That Pesky Section 4 of the 14th Amendment?

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Do you want your Representative in Congress and your United States Senator to uphold the Constitution?  If so, they’d better quit listening to the tea parties.

Note to tea partiers, libertarians, Ron Paul Bots, and the political panderers who would not vote to raise the debt ceiling….

The validity of the public debt of the United States, authorized by law, including debts incurred for payment of pensions and bounties for services in suppressing insurrection or rebellion, shall not be questioned. But neither the United States nor any State shall assume or pay any debt or obligation incurred in aid of insurrection or rebellion against the United States, or any claim for the loss or emancipation of any slave; but all such debts, obligations and claims shall be held illegal and void.”

According to Page 294 U. S. 353

“….The Congress, as the instrumentality of sovereignty, is endowed with certain powers to be exerted on behalf of the people in the manner and with the effect the Constitution ordains. The Congress cannot invoke the sovereign power of the people to override their will as thus declared. The powers conferred upon the Congress are harmonious. The Constitution gives to the Congress the power to borrow money on the credit of the United States, an unqualified power, a power vital to the government, upon which in an extremity its very life may depend. The binding quality of the promise of the United States is of the essence of the credit which is so pledged. Having this power to authorize the issue of definite obligations for the payment of money borrowed, the Congress has not been vested with authority to alter or destroy those obligations….”

Golly, who knew?

Tea Partiers and hard line libertarians who are demanding the GOP not raise the debt ceiling might want to check out the Fourteenth Amendment, Section 4:

“...Section 4 confirmed the legitimacy of all United States public debt legislated by the Congress. It also confirmed that neither the United States nor any state would pay for the loss of slaves or debts that had been incurred by the Confederacy. For example, several English and French banks had lent money to the South during the war. In Perry v. United States (1935), the Supreme Court ruled that voiding a United States government bond “went beyond the congressional power” on account of Section 4. Republican economist Bruce Bartlett argues that Section 4 renders the debt ceiling unconstitutional, and obligates the President to consider the debt ceiling null and void….”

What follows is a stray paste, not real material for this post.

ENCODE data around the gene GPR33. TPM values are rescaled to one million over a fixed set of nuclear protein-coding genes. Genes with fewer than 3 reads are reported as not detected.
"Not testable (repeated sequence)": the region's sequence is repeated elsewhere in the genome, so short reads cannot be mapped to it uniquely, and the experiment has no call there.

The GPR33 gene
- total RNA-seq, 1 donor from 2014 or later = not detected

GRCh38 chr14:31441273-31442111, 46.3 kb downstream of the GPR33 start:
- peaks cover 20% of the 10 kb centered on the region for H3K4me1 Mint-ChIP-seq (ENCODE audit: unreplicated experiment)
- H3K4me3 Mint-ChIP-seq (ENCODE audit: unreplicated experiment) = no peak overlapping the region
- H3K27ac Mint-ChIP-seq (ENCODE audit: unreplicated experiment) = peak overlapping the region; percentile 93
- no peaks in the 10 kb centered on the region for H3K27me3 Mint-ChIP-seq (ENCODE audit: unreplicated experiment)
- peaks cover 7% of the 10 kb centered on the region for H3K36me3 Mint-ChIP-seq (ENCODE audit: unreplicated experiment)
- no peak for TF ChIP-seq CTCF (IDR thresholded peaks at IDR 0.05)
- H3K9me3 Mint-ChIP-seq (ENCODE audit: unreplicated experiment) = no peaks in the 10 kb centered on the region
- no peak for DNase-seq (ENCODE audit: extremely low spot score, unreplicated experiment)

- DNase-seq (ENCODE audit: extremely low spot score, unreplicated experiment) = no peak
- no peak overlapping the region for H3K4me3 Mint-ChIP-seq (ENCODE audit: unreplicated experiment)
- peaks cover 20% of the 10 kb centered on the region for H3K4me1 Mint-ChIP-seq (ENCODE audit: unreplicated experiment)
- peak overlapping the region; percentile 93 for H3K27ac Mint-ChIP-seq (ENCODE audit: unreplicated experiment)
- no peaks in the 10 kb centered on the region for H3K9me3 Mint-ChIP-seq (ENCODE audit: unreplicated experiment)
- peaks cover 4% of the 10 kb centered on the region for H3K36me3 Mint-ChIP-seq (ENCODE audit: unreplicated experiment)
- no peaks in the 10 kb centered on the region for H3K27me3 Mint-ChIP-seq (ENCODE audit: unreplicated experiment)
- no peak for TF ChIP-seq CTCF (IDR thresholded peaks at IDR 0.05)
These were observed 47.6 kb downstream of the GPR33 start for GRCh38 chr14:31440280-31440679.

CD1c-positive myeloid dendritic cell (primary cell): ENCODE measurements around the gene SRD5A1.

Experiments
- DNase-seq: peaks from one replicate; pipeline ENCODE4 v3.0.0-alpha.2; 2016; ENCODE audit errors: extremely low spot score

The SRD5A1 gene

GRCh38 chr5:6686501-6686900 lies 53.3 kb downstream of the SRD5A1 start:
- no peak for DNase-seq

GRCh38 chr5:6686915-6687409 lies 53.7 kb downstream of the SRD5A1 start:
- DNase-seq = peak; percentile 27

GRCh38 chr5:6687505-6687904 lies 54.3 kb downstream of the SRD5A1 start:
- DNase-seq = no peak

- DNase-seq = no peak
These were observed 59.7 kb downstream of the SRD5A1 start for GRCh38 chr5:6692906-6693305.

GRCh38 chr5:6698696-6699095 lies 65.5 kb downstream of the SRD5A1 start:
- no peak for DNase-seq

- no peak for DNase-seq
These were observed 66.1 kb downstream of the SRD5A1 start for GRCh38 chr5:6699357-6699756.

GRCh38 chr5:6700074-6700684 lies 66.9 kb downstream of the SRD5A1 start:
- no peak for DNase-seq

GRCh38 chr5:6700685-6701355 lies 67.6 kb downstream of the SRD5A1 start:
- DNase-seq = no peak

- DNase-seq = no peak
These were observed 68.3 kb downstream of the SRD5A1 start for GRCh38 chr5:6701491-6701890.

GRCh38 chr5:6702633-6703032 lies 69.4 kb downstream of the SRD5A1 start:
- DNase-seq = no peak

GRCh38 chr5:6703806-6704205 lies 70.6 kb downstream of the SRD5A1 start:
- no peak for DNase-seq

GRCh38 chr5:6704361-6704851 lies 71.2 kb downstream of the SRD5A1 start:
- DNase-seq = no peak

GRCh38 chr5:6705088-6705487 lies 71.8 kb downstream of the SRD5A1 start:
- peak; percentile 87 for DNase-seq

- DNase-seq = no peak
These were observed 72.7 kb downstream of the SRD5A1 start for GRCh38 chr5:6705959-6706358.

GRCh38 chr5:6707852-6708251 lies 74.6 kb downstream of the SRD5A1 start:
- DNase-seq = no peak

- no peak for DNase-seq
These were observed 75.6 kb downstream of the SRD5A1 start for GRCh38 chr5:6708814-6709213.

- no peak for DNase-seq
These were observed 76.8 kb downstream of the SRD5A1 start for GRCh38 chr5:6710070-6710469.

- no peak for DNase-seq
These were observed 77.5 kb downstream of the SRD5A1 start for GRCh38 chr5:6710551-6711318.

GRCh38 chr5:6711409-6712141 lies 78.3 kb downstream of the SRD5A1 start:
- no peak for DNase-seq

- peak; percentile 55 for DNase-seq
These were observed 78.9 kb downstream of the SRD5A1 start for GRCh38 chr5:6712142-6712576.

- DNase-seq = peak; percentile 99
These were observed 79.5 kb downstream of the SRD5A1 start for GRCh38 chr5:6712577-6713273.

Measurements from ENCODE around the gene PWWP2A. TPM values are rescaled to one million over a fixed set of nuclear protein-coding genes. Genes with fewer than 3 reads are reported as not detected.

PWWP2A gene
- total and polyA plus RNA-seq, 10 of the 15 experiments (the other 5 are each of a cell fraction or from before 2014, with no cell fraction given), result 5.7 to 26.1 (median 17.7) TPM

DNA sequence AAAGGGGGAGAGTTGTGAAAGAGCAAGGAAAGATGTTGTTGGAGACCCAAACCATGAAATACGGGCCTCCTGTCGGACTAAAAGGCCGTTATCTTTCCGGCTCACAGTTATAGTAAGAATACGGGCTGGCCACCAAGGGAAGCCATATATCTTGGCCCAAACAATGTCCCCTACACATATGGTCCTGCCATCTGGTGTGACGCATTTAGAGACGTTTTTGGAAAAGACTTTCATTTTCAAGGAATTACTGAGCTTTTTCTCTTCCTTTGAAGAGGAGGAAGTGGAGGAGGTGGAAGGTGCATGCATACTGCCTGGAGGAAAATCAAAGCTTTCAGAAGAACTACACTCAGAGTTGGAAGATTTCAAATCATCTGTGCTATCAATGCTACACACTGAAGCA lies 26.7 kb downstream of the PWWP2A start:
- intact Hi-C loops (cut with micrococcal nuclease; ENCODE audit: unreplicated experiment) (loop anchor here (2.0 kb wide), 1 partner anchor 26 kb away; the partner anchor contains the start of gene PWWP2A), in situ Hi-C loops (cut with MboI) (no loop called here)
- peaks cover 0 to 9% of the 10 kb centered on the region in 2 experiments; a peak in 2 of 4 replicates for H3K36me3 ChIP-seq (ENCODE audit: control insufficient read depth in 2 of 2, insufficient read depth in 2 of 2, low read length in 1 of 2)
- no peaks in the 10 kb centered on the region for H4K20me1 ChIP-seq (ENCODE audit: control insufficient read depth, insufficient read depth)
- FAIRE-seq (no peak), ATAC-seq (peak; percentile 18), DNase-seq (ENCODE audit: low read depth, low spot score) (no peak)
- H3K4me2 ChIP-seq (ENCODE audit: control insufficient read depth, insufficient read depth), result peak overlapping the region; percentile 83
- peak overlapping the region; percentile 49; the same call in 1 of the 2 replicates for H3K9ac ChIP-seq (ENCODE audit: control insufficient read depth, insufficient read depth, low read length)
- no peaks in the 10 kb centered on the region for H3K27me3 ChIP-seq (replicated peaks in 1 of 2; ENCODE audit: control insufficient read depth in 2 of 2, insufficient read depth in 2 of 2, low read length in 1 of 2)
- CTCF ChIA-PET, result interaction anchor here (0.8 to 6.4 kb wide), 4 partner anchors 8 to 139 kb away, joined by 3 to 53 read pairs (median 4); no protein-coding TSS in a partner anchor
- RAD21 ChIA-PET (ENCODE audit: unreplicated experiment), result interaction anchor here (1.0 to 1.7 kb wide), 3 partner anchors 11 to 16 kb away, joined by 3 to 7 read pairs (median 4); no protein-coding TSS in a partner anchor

It comes from Perry V. United States, 294 U. S. 330 (1935)

“…11. Section 4 of the Fourteenth Amendment, declaring that “The validity of the public debt of the United States, authorized by law, . . . shall not be questioned,” is confirmatory of a fundamental principle, applying as well to bonds issued after, as to those issued before, the adoption of the Amendment, and the expression “validity of the public debt ” embraces whatever concerns the integrity of the public obligations. P. 294 U. S. 354….”

Supreme Justia

 

 

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2 thoughts on “That Pesky Section 4 of the 14th Amendment?

  1. This ‘slight’ twisting of the truth is very common in Liebertarian-ist circles because of the way “anything” can be interpreted.

    For instance: “…The binding quality of the promise of the United States is of the essence of the credit which is so pledged…”

    I hate to pull a Slick Willy but what does IS mean in this context?

    Was that an IS in the past? present or future?

    Clinton was right. It all depends upon what the meaning of the word ‘IS‘ is. Does ‘IS‘ mean is and never has been?

    or ‘IS‘ meaning now at this exact moment?

    or is ‘IS‘ used as a Third person singular present indicative of be. (American Heritage Dictionary)

    or to put it another way:
    What is the square root of pi divided by infinity times 0?

    When it comes to Libertarian-ism there ‘IS‘ no single definitive answer. That IS because of the first Libertarian, the original Libertarian, the very very 1st Ayn Rand Fan and his use of the word IS.

    Genesis 3
    The Fall
    1 Now the serpent was more crafty than any of the wild animals the LORD God had made. He said to the woman, “Did God really say, ‘You must not eat from any tree in the garden’?”

    2 The woman said to the serpent, “We may eat fruit from the trees in the garden, 3 but God did say, ‘You must not eat fruit from the tree that IS in the middle of the garden, and you must not touch it, or you will die.’”

    4 “You will not certainly die,” the serpent said to the woman. 5 “For God knows that when you eat from it your eyes will be opened, and you will be like God, knowing good and evil.”

  2. It IS rather amazing how they think.

    My big thing is the difference between “truth” and factual accuracy. Truth is how a person looks at something. Factual accuracy is just that.

    Libertarians aren’t too good at either.

    SJR

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